» Visit the author's website
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Trash by Andy Mulligan

It's weird how some books look like issues books, but either hide it really well or aren't issues at all.  Trash is a good example, because while it is set in the landfills of an unnamed Asian nation (probably the Philippines based on various clues in the novel) and features large populations of homeless people living in those dumps, it's pretty much a straight adventure-mystery.  I expected a lot more commentary on the plight of the people, but while you do get the sense that life sucks for thee people, it's not what the story is about.

Raphael is one of those people, living off of whatever useful refuse they kind find, spending their days digging and looking for whatever they can of value.  While there are social services provided by various NGOs and whatnot, they don't find them useful since their lives are all about immediate survival.  While picking through the trash one day, Rafael finds a wallet.  With that discovery, things quickly turn ugly.  The police come looking for it, and he hides it, bringing undo pressure from the authorities in the community.

He takes off with some friends to figure out why the wallet is so important, only to find that the owner is deceased, and a major figure in attempting to exposing the ultra-corrupt Vice President of the country.  Adventure ensues.

The book is told in a police report style, with various characters each getting a chance to put in their perspective.  It's not a long book and moves pretty quickly, and it is definitely better suited to younger teens.
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The Boy Book Problem

A recent article in the New York Times by Robert Lipsyte has set off a firestorm on boys’ reading.  He argues that there is a major lack of books for teen boys.  A lot of people (mostly women, to be honest) have had complaints about it, decrying the whole issue as sexist.  Since the issue is the bread and butter of our blog, we figured a comment was warranted.
There are tons of books for boys in Children's Lit, and lots for adults, but there is a huge gap in the teen publishing area. No one is claiming that there are zero books for boys -- we can make a list of teen books for boys (and some have), but that list is far shorter than the list would be for girls. Seriously, go to a bookstore and open your eyes.  It's not that boys hate girls or are sexist or that 'society' has told them that it isn't manly to like that stuff.  It's because, generally speaking, they actually don't like that stuff.  It strikes us as a fairly simple issue.
Would you really recommend Rainbow Magic to a six year old boy, or a Harlequin romance to a 60-year-old man?  Of course not, though we doubt anyone would stop them if they wanted it (nor should they).  Why should it be different for 16-year-olds?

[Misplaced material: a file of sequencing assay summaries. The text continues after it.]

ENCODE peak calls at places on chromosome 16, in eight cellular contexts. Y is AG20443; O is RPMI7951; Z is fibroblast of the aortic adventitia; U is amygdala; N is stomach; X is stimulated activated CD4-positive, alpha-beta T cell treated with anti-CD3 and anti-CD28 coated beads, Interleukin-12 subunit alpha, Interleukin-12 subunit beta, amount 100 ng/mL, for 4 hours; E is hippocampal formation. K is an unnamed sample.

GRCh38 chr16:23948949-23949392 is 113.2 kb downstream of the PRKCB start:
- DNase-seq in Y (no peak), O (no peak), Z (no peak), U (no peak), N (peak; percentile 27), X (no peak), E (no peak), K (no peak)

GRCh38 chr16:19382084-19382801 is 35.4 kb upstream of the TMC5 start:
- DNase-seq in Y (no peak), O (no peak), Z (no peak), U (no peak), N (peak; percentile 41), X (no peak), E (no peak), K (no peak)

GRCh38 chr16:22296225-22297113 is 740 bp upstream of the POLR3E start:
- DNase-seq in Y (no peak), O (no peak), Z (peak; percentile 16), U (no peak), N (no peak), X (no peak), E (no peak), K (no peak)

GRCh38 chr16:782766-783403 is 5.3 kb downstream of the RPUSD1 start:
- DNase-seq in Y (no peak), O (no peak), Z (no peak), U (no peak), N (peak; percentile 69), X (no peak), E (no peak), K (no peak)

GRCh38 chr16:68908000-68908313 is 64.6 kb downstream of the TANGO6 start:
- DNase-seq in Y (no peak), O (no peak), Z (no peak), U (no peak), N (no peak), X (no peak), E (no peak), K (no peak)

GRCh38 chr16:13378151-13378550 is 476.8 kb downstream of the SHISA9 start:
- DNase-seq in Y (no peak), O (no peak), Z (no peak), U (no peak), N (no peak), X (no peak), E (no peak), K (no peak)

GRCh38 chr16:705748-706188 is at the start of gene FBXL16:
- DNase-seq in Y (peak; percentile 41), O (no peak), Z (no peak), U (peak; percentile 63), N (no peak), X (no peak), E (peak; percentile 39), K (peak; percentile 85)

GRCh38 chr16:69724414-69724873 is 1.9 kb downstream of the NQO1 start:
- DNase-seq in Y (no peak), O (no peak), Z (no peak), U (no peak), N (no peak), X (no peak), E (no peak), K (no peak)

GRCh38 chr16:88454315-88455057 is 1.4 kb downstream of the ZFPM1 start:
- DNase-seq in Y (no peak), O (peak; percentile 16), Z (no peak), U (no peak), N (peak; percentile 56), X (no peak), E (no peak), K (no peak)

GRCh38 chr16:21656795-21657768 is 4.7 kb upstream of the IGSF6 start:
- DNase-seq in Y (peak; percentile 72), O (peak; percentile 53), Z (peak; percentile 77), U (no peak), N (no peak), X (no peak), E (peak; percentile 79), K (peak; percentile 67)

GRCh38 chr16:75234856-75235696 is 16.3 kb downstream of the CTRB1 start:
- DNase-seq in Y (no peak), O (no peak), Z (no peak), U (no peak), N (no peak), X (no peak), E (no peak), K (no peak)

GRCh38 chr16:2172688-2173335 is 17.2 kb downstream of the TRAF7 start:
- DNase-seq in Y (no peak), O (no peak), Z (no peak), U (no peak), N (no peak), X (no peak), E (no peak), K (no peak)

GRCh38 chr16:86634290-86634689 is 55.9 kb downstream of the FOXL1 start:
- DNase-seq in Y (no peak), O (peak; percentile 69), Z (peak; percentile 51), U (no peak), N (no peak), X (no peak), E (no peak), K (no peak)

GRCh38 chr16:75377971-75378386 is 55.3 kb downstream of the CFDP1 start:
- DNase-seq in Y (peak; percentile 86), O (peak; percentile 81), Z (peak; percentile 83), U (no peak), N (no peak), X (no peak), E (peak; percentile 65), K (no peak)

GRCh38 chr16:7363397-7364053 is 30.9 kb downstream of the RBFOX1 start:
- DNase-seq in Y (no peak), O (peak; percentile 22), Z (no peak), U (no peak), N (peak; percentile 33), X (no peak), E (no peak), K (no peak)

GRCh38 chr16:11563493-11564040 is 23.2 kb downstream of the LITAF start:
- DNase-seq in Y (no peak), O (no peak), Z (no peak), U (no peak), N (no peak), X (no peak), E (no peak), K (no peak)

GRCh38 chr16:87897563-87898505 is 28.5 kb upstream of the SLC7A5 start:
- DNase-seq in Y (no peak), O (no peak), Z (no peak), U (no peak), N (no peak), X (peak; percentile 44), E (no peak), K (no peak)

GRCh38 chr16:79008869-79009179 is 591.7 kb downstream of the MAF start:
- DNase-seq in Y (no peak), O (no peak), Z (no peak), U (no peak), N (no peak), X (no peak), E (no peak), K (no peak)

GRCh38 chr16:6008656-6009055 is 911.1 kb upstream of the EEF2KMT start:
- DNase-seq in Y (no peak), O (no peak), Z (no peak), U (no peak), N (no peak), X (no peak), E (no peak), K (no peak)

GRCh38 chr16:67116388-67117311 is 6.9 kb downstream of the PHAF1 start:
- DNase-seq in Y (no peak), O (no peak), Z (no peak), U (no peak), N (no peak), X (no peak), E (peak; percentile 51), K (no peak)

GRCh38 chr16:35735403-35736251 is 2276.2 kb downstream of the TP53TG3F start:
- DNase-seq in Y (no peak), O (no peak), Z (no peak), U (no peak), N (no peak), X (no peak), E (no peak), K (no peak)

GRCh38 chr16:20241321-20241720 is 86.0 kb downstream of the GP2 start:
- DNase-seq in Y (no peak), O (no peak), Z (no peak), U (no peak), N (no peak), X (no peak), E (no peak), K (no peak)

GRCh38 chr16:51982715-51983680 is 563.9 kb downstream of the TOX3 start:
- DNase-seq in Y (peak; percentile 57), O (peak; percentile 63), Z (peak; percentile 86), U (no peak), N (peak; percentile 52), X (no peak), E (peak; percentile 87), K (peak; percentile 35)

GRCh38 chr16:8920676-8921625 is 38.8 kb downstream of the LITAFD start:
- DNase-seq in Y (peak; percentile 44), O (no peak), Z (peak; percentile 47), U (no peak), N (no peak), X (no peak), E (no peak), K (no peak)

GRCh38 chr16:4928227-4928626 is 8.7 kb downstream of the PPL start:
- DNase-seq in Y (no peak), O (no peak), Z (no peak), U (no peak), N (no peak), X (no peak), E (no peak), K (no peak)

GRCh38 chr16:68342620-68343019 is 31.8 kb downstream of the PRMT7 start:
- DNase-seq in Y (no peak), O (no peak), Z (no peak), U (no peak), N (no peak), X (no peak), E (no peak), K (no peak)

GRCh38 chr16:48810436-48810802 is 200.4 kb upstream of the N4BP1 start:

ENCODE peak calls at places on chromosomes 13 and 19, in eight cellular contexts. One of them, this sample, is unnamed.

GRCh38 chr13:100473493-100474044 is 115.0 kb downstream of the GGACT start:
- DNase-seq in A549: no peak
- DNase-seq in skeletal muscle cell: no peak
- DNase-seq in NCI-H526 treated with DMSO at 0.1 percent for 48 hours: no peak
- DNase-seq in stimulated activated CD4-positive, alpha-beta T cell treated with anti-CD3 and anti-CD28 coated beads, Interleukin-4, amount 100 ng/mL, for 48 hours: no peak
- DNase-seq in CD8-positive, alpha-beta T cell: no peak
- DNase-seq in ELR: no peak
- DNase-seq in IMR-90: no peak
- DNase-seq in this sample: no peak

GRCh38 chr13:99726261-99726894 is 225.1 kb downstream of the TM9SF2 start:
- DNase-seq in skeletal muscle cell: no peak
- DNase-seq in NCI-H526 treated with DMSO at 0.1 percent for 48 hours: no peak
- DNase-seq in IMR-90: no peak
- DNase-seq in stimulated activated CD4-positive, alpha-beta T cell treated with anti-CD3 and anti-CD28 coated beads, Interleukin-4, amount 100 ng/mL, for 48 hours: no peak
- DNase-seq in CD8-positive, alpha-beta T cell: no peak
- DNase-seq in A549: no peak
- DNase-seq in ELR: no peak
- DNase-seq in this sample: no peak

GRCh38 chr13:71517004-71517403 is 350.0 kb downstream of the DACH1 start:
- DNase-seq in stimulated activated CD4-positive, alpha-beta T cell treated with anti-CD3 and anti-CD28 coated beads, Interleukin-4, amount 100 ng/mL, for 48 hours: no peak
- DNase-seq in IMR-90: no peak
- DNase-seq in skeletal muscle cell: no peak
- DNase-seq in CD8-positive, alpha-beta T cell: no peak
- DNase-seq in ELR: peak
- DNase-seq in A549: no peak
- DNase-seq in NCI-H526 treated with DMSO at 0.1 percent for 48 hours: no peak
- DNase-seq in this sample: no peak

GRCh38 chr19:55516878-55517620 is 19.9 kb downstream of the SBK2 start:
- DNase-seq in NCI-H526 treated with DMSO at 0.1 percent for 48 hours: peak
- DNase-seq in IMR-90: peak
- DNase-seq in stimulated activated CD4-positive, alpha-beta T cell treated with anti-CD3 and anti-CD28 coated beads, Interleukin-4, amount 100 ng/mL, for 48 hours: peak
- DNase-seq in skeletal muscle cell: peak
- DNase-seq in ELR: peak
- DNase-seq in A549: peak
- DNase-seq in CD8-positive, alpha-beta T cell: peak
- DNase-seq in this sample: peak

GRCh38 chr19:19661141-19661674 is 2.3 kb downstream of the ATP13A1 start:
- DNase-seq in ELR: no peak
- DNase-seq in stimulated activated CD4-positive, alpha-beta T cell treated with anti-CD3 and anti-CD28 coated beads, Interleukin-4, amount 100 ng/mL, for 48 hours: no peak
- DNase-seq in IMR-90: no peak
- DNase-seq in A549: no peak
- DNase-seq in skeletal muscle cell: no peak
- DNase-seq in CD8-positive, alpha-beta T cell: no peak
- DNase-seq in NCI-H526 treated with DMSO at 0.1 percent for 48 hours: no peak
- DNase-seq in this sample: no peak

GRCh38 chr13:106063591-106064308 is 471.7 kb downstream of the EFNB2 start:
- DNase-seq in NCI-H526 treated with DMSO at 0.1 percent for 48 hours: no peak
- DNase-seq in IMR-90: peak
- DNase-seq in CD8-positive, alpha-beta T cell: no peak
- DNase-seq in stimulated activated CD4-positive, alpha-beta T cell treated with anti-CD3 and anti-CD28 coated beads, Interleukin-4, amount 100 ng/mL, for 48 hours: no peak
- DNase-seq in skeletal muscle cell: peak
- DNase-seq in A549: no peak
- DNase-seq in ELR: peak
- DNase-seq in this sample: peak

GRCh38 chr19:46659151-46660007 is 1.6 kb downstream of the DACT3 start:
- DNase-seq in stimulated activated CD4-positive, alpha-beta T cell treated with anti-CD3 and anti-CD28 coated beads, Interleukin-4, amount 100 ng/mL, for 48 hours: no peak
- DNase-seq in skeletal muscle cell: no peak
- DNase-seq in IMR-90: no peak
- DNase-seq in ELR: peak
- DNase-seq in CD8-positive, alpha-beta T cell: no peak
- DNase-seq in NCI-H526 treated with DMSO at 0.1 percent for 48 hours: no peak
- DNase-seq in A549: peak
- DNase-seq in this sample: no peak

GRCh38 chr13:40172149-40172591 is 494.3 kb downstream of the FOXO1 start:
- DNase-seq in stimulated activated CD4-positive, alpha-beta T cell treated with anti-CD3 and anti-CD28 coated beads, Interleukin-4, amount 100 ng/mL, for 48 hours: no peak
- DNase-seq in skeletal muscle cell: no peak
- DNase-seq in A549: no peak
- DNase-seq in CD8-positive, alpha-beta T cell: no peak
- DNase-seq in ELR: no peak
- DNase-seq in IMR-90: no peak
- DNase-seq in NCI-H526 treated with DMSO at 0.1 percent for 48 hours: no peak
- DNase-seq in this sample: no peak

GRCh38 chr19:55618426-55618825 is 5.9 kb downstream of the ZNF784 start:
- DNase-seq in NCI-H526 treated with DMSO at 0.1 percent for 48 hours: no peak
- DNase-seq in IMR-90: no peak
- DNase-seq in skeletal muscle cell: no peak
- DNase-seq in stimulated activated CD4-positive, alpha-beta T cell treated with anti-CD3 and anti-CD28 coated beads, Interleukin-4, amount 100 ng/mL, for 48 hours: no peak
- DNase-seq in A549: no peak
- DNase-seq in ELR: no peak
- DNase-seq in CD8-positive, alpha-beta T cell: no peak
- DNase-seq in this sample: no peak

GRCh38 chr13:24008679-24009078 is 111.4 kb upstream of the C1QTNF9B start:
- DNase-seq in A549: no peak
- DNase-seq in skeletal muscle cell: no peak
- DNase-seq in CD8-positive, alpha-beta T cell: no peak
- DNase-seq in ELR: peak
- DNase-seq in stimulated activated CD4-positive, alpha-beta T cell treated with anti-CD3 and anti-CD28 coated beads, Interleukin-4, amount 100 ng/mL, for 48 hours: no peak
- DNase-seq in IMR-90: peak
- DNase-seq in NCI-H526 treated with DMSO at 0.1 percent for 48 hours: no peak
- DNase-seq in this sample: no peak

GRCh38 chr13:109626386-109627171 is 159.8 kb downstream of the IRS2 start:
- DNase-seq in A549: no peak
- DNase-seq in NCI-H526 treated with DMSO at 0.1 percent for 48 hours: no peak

No, the problem seems to be that there is an impression that there is something wrong with society in general, that there is social pressure for boys not to want to read certain kinds of books.  While that may or may not be true, it is beside the point.  If true, how is forcing boys to read something that doesn’t appeal to them anyway going to help?  They already hold the biases of boys.  (And by the way, don’t pretend girls don’t have equally ‘evil’ biases.  Try giving her a Halo or Mass Effect novel.  Good luck with that.) They don’t want it, and they will resent you and reading in general for trying to force it, and then game over.  You’ve killed a reader.
The real task is to nurture reading in general, by giving them what they want, what they are comfortable with, what they are familiar with, even if you don’t like it.  Your definition of bad may not be the same as theirs, so you need to be flexible.  If there is something you really like that you think they should read, that’s great, but you need to work with them, create a certain level of trust where they know that you understand what they want.  That way, they will take it from you, even if there is a girl with a big fancy dress on the cover. Besides, it is not the role of the librarian to change boys’ interests by making them read what we consider books with “literary merit” (or to battle sexism by making sure readers go beyond stereotypes). Constantly evaluating and therefore judging what boys are reading may have negative effects. In fact, some research even suggests that not only is society undervaluing what boys are reading, but that boys themselves pick up the same attitude. A 2009 Canadian study by the University of Ontario that examined the personal book collections of boys aged 4-12 found that the majority of these collections were made up of science fiction, fantasy, sports stories, humorous tales and non-fiction (e.g. joke books), comics, magazines, toy books, puzzle books and gaming manuals. Boys described their favorite books (most of them chose non-fiction titles) as “not really being reading” and made a distinction between “real books” and information books. This was partly because things like computer magazines, role-playing game manuals, comic books and joke books were not held in high regard by libraries, schools and parents.